Qualitative data depends on descriptive words, images, and observations. It is defined as “data that approximates or characterizes but does not measure the attributes, characteristics, properties, etc., of a thing or phenomenon.” Qualitative data is subjective, exploratory, and aimed at increasing understanding of a problem or situation.
This analysis may involve finding keywords from interviews or survey responses based on how often certain combinations repeat themselves. In statistics, we call qualitative data “categorical data.” An example of qualitative data is a description such as, “The weather is cold and rainy during the month of October,” or, “The package arrived on time and the customer service was courteous.”
Qualitative data analysis methods include content analysis (drawing conclusions from text, media, visuals, and objects), narrative analysis (highlighting oral or written stories and experiences), discourse analysis (observing interactions and conversations in a specific environment), and grounded theory. Focus groups, in-person observations, interviews, and archives like literature reviews and newspapers are all methods for obtaining data.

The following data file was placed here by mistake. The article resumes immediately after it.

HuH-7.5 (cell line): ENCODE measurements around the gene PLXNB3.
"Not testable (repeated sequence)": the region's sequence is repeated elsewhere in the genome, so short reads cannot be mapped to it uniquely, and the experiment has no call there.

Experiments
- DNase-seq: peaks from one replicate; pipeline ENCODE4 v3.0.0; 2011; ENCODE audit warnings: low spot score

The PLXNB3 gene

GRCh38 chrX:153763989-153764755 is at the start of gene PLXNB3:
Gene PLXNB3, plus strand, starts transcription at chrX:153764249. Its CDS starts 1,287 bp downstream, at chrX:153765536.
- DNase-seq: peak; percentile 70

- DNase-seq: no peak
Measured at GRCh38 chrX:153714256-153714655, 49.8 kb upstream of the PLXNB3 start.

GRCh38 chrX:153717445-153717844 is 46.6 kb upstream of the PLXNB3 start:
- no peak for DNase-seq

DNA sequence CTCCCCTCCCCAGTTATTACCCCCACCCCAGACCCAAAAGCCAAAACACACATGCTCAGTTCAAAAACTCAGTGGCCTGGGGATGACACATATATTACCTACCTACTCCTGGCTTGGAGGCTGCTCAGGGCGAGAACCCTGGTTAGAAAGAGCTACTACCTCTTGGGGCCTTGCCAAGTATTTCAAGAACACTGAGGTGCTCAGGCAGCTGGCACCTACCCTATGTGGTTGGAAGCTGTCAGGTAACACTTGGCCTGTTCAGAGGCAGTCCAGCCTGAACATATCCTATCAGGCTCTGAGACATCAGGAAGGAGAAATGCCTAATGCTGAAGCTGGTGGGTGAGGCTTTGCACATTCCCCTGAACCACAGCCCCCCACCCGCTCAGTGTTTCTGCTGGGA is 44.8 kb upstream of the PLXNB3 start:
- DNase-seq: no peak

Qualitative data is valuable in market research when understanding the opinions of customers and brainstorming key problems or areas for improvement. It allows researchers to ask more open-ended questions and collect a wider range of potential responses. It is useful for open innovation, brainstorming, and idea generation.
Compared to quantitative analysis, qualitative interviews can be more free-flowing conversations instead of following rigid frameworks, which may allow for more creativity. Since the required sample size is smaller, qualitative research can also be less expensive than quantitative studies.